Objective: To assess changes in depression awareness and attitudes in Australia and the effect that beyondblue: the national depression initiative has had on these.
Method: Data from national surveys of mental health literacy in 1995 and 2003-2004 were analysed to see if states and territories that funded beyondblue (the high-exposure states) had greater changes than those that did not (the low-exposure states). In both surveys, participants were shown a depression vignette and asked whether they themselves or family or friends had ever had a similar problem, whether they thought the person would be discriminated against, and questions about the likelihood of long-term positive and negative outcomes for the person. Participants were also assessed for symptoms of psychological distress in the past month.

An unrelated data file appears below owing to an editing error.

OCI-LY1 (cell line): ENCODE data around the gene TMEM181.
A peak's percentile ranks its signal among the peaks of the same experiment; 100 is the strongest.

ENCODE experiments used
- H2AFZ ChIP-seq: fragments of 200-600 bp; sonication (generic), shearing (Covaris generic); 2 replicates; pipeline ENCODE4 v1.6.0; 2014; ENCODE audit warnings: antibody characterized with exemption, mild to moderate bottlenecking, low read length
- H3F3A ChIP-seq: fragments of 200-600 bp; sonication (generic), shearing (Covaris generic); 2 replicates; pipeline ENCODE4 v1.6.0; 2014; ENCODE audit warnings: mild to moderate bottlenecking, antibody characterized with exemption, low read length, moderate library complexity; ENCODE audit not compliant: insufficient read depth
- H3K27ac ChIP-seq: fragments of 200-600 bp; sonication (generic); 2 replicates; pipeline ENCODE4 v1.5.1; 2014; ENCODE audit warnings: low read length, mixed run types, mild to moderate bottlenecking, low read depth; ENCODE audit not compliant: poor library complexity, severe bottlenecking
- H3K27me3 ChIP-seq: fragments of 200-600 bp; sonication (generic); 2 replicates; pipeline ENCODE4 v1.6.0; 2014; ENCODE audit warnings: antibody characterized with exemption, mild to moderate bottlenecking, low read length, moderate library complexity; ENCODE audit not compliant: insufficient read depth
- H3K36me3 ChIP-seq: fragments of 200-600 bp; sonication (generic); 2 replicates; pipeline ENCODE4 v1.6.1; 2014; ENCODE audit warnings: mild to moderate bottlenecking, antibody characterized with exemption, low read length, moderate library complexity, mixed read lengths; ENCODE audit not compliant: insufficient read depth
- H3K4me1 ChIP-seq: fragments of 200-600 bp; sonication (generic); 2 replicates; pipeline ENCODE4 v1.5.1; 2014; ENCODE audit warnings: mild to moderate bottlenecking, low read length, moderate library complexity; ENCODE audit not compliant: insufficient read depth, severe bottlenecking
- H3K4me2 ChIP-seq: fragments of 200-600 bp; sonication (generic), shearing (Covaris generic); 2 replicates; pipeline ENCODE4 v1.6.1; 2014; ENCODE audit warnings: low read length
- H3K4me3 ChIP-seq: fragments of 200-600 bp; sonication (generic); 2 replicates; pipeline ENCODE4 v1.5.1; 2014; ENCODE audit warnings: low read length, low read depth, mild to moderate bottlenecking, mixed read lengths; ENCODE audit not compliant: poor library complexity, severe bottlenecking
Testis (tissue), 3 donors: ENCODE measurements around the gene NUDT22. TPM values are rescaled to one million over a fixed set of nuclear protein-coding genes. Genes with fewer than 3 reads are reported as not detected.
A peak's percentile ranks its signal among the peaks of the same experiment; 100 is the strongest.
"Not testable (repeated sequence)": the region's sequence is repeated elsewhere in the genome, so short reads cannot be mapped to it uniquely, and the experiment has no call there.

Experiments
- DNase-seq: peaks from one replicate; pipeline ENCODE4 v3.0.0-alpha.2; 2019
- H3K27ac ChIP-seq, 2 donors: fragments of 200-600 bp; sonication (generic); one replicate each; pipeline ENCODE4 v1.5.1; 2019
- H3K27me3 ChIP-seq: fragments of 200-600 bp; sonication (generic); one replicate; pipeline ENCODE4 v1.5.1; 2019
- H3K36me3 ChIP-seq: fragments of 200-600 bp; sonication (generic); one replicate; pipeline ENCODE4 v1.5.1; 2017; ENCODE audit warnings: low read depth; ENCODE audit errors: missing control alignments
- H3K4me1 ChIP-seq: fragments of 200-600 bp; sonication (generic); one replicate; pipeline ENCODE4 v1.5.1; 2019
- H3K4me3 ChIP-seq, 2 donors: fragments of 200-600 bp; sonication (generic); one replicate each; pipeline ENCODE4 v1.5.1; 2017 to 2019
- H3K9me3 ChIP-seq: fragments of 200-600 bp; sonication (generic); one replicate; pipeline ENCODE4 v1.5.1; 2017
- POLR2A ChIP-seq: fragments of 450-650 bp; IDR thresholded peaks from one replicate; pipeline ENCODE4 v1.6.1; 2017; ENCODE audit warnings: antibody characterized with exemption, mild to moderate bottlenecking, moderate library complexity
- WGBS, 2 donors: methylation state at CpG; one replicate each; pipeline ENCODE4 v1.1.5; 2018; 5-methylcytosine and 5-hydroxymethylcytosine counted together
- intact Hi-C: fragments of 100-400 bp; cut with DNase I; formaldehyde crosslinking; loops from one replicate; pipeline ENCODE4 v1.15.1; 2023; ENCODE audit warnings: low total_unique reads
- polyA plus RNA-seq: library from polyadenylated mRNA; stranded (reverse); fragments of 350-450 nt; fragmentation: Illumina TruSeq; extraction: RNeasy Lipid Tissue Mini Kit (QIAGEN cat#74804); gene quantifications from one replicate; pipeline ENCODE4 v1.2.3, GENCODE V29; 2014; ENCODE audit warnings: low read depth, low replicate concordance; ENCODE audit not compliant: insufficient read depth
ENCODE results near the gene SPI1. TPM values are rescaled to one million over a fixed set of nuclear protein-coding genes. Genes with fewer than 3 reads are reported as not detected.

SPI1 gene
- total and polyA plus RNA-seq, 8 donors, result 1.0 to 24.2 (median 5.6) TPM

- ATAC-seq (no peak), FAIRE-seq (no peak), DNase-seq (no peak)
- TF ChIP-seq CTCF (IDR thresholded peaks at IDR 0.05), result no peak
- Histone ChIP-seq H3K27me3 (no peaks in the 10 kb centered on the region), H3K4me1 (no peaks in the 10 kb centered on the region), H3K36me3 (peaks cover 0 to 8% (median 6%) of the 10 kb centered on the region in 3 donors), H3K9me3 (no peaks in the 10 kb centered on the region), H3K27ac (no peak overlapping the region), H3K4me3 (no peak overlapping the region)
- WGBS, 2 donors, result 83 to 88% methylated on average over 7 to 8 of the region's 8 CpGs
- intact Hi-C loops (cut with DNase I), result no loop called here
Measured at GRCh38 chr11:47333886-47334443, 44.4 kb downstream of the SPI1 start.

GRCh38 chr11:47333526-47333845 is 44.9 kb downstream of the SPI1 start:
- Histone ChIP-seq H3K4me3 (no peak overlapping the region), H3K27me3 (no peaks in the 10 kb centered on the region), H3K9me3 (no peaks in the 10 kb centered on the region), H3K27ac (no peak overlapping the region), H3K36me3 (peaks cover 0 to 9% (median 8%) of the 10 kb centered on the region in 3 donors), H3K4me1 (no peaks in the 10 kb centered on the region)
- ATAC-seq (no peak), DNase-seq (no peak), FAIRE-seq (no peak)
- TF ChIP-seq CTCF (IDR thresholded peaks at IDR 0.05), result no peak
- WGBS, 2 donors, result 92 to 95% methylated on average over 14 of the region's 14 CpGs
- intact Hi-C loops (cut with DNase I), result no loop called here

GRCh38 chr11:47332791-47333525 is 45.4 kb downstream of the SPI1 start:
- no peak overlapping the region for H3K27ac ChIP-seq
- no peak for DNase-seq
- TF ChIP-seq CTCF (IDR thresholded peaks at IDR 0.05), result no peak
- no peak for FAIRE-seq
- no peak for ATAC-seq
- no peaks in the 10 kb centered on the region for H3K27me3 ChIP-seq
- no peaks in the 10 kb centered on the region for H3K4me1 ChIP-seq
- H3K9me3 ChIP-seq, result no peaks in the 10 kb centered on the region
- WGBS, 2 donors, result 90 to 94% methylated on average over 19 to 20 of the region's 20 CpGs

Results: There was an increase in the percentage of people who said that they or their family or friends had a problem like the person in the vignette. This increase was greater in the high-exposure states. However, there was no change in reports of current psychological distress, suggesting that there is greater depression awareness or openness rather than a real increase in symptoms. People in the high-exposure states also showed an increase in the belief that discrimination would occur. There was little change in beliefs about long-term outcomes, apart from people in high-exposure states believing that a depressed person would be more understanding of other people's feelings.
Conclusions: The data are consistent with beyondblue having had an effect on awareness of depression and of discrimination against depressed people.